The Kingpin of the NYC culinary scene tells us what he’s loving right now.
Daniel Boulud, chairman of the Bocuse d’Or USA Foundation, is the chef-owner of several award-winning restaurants and the Feast & Fêtes catering company. While he hails from Lyon, France, it is in New York City that he has truly mastered the restaurant scene and is today considered one of America’s leading culinary authorities. Over the last two decades, Boulud has evolved from a chef to a chef-restaurateur, bringing his artistry to his Manhattan-based restaurants Daniel, Café Boulud, DB Bistro Moderne, Bar Boulud, and DBGB Kitchen and Bar.
Boulud is also the recipient of several James Beard Foundation awards, including “Outstanding Restaurateur,” “Best Chef of New York City,” “Outstanding Chef of the Year,” and the 2010 “Outstanding Restaurant” award for Daniel, his Michelin three-star flagship. In 2006, he was named a Chevalier de la Légion d’Honneur by the French government for his contribution to the advancement of French culinary culture. Boulud has published six books and produced three seasons of the After Hours with Daniel television series.
About the Bocuse d’Or USA Foundation In 2008, Chef Paul Bocuse asked Boulud to develop an organization to provide more awareness and support for the United States team competing in the Bocuse d’Or World Cuisine Contest, which takes place every two years. Boulud tapped Chefs Thomas Keller and Jerome Bocuse to establish the Bocuse d’Or USA Foundation, and the three currently serve as its board of directors.
Established in 2009, the Bocuse d’Or USA Foundation is a non-profit 501(c)(3) devoted to inspiring culinary excellence in young professionals, as well as preserving the traditions and quality of classic cuisine in America. The foundation—led by its board of directors—aims to build a community of young American chefs who are confident in their career pursuits and will be life-long ambassadors of gastronomic excellence. The organization offers educational scholarships, internships, access to a Culinary Council of established professionals, and support for the most promising young professionals who are interested in representing the U.S. in the prestigious Bocuse d’Or competition held in Lyon, France. For more information, visit www.bocusedorusa.org.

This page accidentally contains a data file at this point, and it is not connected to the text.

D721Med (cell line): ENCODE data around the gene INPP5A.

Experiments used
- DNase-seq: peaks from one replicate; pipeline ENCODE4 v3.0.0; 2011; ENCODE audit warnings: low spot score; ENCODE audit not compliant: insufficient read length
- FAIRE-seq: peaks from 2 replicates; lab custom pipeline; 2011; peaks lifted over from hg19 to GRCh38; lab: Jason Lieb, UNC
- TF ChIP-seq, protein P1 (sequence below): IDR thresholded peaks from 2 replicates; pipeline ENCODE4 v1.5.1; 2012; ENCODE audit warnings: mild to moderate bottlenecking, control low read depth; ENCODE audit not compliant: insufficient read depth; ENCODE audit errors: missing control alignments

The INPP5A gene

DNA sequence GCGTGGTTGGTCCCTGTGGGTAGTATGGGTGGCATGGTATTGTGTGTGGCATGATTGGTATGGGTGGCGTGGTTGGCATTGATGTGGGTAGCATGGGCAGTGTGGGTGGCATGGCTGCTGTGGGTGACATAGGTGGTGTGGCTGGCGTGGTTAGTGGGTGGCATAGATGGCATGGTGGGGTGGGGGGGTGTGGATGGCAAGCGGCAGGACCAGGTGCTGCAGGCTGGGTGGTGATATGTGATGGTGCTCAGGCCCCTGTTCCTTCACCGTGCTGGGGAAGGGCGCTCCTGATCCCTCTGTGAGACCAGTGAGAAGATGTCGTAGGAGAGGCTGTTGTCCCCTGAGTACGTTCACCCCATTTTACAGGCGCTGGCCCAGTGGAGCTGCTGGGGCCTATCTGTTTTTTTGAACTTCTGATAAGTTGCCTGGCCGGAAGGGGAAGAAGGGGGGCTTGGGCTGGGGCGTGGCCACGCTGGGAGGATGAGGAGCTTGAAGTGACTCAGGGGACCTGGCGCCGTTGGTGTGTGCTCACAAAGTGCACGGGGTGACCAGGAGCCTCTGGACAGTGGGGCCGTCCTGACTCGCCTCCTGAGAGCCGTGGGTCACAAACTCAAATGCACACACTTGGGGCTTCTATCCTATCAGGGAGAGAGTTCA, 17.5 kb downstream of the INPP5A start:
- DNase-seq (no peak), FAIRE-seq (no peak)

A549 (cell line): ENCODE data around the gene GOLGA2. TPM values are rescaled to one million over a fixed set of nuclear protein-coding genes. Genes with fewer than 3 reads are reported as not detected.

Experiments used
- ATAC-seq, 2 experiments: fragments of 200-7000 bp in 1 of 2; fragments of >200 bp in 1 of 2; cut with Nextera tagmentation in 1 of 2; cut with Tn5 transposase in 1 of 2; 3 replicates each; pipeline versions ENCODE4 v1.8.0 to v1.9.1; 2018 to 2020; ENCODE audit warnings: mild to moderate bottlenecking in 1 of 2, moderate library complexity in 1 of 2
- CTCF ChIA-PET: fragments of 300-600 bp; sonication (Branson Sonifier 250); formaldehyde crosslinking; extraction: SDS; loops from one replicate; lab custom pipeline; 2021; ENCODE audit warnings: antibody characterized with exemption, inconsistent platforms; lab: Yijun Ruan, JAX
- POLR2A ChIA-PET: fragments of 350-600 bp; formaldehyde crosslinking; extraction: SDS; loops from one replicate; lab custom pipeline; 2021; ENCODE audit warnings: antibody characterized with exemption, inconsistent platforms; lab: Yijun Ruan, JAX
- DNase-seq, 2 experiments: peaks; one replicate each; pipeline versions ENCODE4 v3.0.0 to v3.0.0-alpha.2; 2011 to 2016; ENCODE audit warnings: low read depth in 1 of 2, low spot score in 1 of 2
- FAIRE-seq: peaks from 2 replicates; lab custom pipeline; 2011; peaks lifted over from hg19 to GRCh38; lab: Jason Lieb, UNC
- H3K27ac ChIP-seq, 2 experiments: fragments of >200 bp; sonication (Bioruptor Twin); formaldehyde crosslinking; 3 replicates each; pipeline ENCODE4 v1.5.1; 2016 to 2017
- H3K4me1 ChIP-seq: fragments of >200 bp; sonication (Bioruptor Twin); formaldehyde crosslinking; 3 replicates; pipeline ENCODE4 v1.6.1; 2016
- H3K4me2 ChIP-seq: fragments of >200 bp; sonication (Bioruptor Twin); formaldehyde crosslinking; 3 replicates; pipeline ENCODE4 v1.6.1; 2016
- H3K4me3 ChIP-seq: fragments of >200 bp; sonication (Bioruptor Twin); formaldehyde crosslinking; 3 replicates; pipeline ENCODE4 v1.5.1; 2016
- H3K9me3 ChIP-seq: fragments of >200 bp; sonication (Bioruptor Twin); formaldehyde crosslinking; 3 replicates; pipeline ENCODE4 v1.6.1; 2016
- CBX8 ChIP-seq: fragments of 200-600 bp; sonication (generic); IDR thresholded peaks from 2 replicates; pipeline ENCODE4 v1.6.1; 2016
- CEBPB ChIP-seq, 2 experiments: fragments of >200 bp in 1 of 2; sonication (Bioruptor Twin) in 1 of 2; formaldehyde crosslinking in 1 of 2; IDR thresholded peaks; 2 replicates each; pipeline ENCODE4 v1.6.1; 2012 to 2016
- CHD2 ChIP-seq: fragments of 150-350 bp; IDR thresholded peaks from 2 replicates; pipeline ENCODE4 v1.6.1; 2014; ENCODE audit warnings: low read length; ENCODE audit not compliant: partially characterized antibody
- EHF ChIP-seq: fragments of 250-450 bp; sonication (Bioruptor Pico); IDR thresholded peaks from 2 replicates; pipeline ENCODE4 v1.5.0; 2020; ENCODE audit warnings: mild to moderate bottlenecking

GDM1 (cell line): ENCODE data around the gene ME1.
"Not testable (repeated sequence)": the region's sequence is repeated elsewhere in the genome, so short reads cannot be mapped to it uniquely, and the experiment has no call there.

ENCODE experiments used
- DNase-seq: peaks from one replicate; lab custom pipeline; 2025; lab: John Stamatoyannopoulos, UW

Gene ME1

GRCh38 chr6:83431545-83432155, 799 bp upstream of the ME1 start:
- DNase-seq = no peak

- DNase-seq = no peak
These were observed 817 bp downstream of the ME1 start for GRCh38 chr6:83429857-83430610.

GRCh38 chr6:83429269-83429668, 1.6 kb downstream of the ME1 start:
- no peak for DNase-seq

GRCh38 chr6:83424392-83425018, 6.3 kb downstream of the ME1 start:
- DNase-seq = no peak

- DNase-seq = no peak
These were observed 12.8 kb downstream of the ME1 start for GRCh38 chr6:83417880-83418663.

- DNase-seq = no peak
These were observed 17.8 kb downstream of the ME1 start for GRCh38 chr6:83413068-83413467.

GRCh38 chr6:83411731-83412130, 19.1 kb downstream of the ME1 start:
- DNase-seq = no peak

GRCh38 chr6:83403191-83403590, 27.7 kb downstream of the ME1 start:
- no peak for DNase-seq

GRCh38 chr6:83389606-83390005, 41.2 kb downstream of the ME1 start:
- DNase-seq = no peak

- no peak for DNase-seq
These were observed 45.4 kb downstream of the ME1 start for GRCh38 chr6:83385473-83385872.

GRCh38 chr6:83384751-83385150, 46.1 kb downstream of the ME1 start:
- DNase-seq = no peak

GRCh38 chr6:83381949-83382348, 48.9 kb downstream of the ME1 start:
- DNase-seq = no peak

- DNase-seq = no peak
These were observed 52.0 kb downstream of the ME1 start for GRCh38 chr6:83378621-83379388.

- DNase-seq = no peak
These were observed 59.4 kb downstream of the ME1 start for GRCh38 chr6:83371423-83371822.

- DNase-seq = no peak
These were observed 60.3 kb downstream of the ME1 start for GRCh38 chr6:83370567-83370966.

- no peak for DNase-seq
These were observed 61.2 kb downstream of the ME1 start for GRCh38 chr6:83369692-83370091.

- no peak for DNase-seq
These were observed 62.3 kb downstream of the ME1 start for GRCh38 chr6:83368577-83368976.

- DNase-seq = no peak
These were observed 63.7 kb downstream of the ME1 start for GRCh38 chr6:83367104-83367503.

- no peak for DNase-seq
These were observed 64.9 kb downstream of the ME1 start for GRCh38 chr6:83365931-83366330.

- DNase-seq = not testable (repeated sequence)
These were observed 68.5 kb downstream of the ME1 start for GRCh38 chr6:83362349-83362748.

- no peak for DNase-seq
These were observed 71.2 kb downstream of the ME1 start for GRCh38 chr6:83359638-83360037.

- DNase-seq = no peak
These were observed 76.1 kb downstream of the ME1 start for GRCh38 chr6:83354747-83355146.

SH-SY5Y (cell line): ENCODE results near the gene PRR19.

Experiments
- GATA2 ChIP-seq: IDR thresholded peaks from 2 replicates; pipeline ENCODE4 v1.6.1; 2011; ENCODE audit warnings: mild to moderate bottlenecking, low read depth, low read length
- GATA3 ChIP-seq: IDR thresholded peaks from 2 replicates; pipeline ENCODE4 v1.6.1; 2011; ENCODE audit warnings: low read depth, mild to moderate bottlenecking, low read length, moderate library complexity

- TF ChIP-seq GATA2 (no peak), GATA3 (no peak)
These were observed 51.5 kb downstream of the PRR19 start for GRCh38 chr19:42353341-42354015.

Enjoy the flavors of fall with this game dish that will impress even the most gourmet dinner crowd.
Autumn means game season, so I’m starting to add grouse, wood cock and venison to my menus. Right now at Daniel I’m serving a Flax Seed Crusted Millbrook Venison Loin with Quince Marmalade, Butternut Squash Purée, Glazed Chayote, and Sauce Grand Veneur. If I were doing game at home, I’d simplify things by making a braised venison shoulder. It really lends itself to long, slow, gentle cooking that brings out the flavor and makes the meat juicy and tender. A good marinade first is crucial. The recipe below for the marinade calls for a couple bottles of red wine and trust me, it’s worth it. Or, skip the overnight marinating altogether and come try the venison at our annual Fall Game Feast at Daniel on November 18 to benefit the Bocuse d’Or USA Foundation.
Venison Shoulder With Sauce Grand Veneur Braised Venison in a Peppery Red Currant Sauce
MAKES 4 TO 6 SERVINGS
Venison shoulder is beefy, gamy, and shot through with gelatin, which nourishes the meat inside while it braises, keeping it moist. As with most game meats, the robustness of venison calls for marinating overnight, which I do with red wine that I’ve reduced first so it’s strong and a little dense. Then I cook the venison slowly and for a long time so that the result is tender, juicy, and not at all tough. It’s a wonderful piece of meat, something for a special occasion on a cold winter night, maybe during the holiday season. A nice accompaniment to this dish could be the Red Cabbage with Apples and Honey (page 174) or the Spiced Sweet Potatoes with Almonds (page 178).